Australasian Plant Pathology

, Volume 32, Issue 4, pp 465–471 | Cite as

An outbreak of Fusarium head blight of durum wheat on the Liverpool Plains in northern New South Wales in 1999

  • R. J. Southwell
  • K. J. Moore
  • W. Maiming
  • P. T. Hayman
Article

Abstract

In 1999, a serious outbreak of Fusarium head blight occurred in durum wheat crops on the Liverpool Plains of northern New South Wales. Disease incidence in individual crops ranged from 2 to 100%. Gibberella zeae was the predominant pathogen. Analysis of weather records showed that in 1999, wheat flowered in an unusually wet and warm spring thus suggesting weather as a prime factor in the disease outbreak. A field survey showed disease incidence was linked to previous cropping history (particularly maize). Cultivar reaction to the disease was evaluated in a field trial. The durum cultivars Wollaroi and Yallaroi were more susceptible than currently recommended bread wheat cultivars. Seed fungicide dressings and seed grading treatments were evaluated in a series of experiments. Specific gravity grading and carboxin plus thiram seed dressing treatments gave the highest germination and emergence of seed. Carboxin plus thiram was the most effective treatment in reducing G. zeae carryover in seed but did not eliminate it.

Additional keywords

Fusarium gratninearutn fungicide 

Preview

Unable to display preview. Download preview PDF.

Unable to display preview. Download preview PDF.

References

  1. Boosalis MG, Doupnik BJ Jr, Wysong DS, Watkins JE (1983) The wheat scab epidemic of 1982. Farm. Ranch and Home Quarterly 29, 7–9.Google Scholar
  2. Booth C (1973) ‘Gibberella zeae.’ CMI Descriptions of Fungi and Bacteria No. 384.Google Scholar
  3. Burgess LW, Klein TA, Bryden WL, Tobin NF (1987) Head blight of wheat caused by Fusarium graminearum Group 1 in New South Wales in 1983. Australasian Plant Pathology 16, 72–78.CrossRefGoogle Scholar
  4. Burgess LW, Liddell CM, Summereil BA (1988) ‘Laboratory manual for Fusarium research (2nd edn).’ (University of Sydney: Sydney, Australia)Google Scholar
  5. Dill-Macky R, Jones RK (2000) The effect of previous crop residues and tillage on Fusarium head blight of wheat. Plant Disease 84, 71–76.CrossRefGoogle Scholar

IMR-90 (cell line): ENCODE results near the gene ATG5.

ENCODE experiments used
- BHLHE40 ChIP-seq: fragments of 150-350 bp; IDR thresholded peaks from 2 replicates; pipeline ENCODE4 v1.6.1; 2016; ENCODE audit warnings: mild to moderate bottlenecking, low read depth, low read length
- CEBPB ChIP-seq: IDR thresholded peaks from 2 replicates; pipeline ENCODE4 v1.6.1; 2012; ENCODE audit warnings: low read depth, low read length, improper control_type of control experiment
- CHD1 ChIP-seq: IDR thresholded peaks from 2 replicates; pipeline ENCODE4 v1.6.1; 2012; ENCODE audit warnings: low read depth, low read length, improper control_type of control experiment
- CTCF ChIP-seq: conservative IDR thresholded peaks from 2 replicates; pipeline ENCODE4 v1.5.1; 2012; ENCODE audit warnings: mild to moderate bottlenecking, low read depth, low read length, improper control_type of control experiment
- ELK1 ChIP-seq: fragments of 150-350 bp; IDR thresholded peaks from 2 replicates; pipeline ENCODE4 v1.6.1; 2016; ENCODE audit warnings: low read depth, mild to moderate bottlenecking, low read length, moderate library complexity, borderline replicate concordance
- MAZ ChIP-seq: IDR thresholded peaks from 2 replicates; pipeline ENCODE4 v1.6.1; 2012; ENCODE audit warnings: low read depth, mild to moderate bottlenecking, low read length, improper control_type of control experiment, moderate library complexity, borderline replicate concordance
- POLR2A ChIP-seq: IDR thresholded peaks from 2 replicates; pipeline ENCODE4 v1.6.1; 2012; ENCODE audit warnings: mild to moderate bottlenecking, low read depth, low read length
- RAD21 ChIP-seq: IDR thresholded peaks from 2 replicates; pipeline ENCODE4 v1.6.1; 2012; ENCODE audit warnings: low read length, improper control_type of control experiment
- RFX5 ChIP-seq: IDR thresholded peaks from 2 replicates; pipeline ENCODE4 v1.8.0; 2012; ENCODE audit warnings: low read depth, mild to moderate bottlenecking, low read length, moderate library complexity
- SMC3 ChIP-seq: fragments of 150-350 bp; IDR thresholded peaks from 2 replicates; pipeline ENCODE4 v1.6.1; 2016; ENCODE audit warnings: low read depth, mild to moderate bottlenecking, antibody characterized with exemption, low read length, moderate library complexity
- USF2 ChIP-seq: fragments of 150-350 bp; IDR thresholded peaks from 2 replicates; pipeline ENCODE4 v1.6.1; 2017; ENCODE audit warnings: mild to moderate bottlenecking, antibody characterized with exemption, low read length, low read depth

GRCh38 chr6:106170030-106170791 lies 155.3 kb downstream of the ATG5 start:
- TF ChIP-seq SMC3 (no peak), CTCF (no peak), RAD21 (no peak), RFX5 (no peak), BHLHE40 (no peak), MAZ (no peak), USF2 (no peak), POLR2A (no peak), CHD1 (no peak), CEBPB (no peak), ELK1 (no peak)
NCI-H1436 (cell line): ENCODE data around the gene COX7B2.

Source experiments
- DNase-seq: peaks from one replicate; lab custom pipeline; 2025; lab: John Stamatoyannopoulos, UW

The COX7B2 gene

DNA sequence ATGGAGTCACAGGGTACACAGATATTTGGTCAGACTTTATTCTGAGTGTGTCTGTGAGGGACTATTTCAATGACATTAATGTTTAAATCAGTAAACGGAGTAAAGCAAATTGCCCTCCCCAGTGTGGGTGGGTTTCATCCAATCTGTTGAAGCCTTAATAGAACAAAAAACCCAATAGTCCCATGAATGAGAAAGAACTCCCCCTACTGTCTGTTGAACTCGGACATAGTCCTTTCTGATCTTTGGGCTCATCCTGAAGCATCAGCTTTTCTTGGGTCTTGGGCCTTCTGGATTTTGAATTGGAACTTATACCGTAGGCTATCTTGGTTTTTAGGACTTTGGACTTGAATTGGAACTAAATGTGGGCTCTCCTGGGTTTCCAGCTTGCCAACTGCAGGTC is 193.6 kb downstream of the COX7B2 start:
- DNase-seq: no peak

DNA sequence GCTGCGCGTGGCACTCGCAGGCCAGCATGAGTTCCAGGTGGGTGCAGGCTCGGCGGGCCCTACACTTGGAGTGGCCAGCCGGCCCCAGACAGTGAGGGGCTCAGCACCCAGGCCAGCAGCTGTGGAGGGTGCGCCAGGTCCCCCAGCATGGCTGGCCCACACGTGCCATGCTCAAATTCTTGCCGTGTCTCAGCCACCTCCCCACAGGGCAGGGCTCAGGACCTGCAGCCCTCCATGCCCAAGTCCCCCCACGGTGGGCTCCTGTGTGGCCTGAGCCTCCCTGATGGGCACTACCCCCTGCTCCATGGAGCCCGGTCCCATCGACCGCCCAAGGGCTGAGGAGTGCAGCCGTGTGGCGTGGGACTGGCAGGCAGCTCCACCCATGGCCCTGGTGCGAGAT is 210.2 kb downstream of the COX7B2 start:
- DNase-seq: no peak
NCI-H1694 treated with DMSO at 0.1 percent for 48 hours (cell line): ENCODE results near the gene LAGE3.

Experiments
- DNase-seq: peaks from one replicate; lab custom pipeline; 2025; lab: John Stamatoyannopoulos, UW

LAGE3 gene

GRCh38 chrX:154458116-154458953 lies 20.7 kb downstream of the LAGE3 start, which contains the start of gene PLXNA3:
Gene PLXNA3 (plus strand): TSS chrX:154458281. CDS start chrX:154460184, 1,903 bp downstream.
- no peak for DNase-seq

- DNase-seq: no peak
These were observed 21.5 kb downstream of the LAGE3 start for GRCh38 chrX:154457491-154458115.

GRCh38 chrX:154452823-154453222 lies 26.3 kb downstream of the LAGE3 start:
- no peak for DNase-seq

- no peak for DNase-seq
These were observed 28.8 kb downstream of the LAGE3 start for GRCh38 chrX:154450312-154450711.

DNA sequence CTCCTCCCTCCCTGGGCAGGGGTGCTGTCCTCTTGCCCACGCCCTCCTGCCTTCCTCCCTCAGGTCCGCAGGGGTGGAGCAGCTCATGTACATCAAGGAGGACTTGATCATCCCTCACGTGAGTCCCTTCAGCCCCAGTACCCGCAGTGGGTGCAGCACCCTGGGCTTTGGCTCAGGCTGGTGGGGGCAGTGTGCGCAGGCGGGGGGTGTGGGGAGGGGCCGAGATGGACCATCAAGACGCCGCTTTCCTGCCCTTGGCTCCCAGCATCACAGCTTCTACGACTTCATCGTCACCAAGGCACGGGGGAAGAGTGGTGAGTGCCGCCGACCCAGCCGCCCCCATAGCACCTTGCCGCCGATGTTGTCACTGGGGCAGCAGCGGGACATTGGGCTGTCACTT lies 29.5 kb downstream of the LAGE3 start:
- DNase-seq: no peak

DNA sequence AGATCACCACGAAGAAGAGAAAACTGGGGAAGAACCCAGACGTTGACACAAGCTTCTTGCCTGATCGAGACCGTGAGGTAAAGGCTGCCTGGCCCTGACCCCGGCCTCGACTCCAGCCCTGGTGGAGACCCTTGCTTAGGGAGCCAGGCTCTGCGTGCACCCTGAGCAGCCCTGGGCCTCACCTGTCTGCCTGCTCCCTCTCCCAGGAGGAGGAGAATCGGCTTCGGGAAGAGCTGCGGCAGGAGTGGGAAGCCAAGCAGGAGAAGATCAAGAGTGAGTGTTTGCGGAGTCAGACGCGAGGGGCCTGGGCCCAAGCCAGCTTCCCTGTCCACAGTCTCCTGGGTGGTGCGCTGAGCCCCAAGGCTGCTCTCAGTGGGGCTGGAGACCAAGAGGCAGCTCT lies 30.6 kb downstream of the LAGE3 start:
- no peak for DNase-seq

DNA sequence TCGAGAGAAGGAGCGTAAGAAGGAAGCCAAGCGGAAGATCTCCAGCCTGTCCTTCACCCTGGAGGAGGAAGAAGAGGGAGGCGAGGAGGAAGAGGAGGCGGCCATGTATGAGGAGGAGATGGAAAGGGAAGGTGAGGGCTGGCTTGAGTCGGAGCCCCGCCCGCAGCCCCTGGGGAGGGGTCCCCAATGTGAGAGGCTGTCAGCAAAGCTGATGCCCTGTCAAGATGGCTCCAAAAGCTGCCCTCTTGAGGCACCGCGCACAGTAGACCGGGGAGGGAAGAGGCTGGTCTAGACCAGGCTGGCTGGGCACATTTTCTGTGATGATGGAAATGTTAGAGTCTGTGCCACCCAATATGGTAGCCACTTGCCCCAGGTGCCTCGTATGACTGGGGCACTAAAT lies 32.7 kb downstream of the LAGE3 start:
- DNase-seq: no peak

6. Fernando WGD, Miller JD, Seaman WL, Seifert K, Paulitz TC (2000) Daily and seasonal dynamics of airborne spores of Fusarium graminearum and other Fusarium species sampled over wheat plots. Canadian Journal of Botany 78, 497–505.CrossRefGoogle Scholar
  7. Gilbert J, Tekauz A (1995) Effects of fusarium head blight and seed treatment on germination, emergence, and seedling vigour of spring wheat. Canadian Journal of Plant Pathology 17, 252–259.CrossRefGoogle Scholar
  8. Goldstein H, Healy MJR (1995) The graphical presentation of a collection of means. Journal of the Royal Statistical Society A 158, 175–177.CrossRefGoogle Scholar
  9. Jacobsen BJ, Harlin KS, Swanson SP, Lambert RJ, Beasley VR, Sinclair JB, Wei LS (1995) Occurrence of fungi and mycotoxins associated with field mold damaged soybeans in the midwest. Plant Disease 79, 86–88.CrossRefGoogle Scholar
  10. Jeffrey SJ, Carter JO, Moodie KB, Beswick A (2001) Using spatial interpolation to construct a comprehensive archive of Australian climate data. Environmental Modelling & Software 16, 309–330.CrossRefGoogle Scholar
  11. Jennings P, Turner JA (1996) Towards the prediction of Fusarium ear blight epidemics in the UK — the role of humidity in disease development. In ‘Proceedings of Brighton Crop Protection Conference: pests and diseases’. Volume 1. 18–21 November 1996, Brighton, UK.Google Scholar
  12. Kornerup A, Wanscher JH (1978) ‘Methuen handbook of colour.’ (Methuen: London, UK)Google Scholar
  13. McCullagh P, Neider JA (1989) ‘Generalised linear models (2nd edn).’ (University of Cambridge Press: Cambridge, UK)Google Scholar
  14. McMullen M, Jones R, Gallenberg D (1997) Scab of wheat and barley: a re-emerging disease of devastating impact. Plant Disease 81, 1340–1348.CrossRefGoogle Scholar
  15. Paulitz TC (1996) Diurnal release of ascospores by Gibberella zeae in inoculated wheat plots. Plant Disease 80, 674–678.CrossRefGoogle Scholar
  16. Reed JE, Partridge JE, Nordquist PT (1983) Fungal colonisation of stalks and roots of grain sorghum during the growing season. Plant Disease 67, 417–420.CrossRefGoogle Scholar
  17. Steel RGD, Torrie JH (1980) ‘Principles and procedures of statistics (2nd edn).’ (McGraw-Hill Inc.: USA)Google Scholar
  18. Sutton JC (1982) Epidemiology of wheat head blight and maize ear rot caused by Fusarium graminearum. Canadian Journal of Plant Pathology 4, 195–209.CrossRefGoogle Scholar
  19. Weise MV (1987) ‘Compendium of wheat diseases (2nd edn).’ (The American Phytopathological Society: St Paul, USA)Google Scholar
  20. Wicklow DT, Bennett GA, Shotwell OL (1987) Secondary invasion of soybeans by Fusarium graminearum and resulting mycotoxin contamination. Plant Disease 71, 1146.CrossRefGoogle Scholar
  21. Woodruff DR (1992) ‘WHEATMAN’ a decision support system for wheat management in sub-tropical Australia. Australian Journal of Agricultural Research 43, 1483–1499.CrossRefGoogle Scholar
  22. Ye HZ (1980) On the biology of the perfect stage of Fusarium graminearum Schw. Acta Phytophylacica Sinica 7, 35–42.Google Scholar
  23. Zadoks JC, Chang TT, Konzak CF (1974) A decimal code for the growth stages of cereals. Weed Research 14, 415–421.CrossRefGoogle Scholar

Copyright information

© Australasian Plant Pathology Society 2003

Authors and Affiliations

  • R. J. Southwell
    • 1
  • K. J. Moore
    • 1
  • W. Maiming
    • 1
  • P. T. Hayman
    • 1
  1. 1.NSW AgricultureTamworth Centre for Crop ImprovementTamworthAustralia

Personalised recommendations